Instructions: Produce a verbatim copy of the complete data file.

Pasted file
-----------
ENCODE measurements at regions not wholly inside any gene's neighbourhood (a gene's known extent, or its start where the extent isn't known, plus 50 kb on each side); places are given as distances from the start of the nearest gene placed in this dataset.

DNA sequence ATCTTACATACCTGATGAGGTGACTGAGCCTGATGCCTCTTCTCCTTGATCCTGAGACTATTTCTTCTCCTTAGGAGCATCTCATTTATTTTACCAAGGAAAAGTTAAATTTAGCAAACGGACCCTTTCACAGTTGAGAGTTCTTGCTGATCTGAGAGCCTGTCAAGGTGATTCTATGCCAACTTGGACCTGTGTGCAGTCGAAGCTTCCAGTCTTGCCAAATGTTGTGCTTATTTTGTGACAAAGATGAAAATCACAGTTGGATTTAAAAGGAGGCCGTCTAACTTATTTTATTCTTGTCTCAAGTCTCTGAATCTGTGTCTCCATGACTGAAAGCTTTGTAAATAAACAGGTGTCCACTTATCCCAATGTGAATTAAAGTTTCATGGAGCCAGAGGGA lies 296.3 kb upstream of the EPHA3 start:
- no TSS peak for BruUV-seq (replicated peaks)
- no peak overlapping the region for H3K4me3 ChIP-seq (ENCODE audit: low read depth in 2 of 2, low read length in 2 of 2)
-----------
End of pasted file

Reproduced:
ENCODE measurements at regions not wholly inside any gene's neighbourhood (a gene's known extent, or its start where the extent isn't known, plus 50 kb on each side); places are given as distances from the start of the nearest gene placed in this dataset.

DNA sequence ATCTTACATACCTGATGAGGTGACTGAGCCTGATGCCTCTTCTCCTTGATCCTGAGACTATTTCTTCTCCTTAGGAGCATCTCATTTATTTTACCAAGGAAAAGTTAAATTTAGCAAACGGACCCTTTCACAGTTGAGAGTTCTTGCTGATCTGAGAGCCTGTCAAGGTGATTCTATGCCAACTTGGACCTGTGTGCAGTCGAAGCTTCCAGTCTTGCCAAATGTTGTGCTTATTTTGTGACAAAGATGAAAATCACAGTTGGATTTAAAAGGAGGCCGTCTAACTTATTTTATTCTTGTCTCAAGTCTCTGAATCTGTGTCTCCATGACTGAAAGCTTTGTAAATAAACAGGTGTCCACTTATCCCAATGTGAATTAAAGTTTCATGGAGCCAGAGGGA lies 296.3 kb upstream of the EPHA3 start:
- no TSS peak for BruUV-seq (replicated peaks)
- no peak overlapping the region for H3K4me3 ChIP-seq (ENCODE audit: low read depth in 2 of 2, low read length in 2 of 2)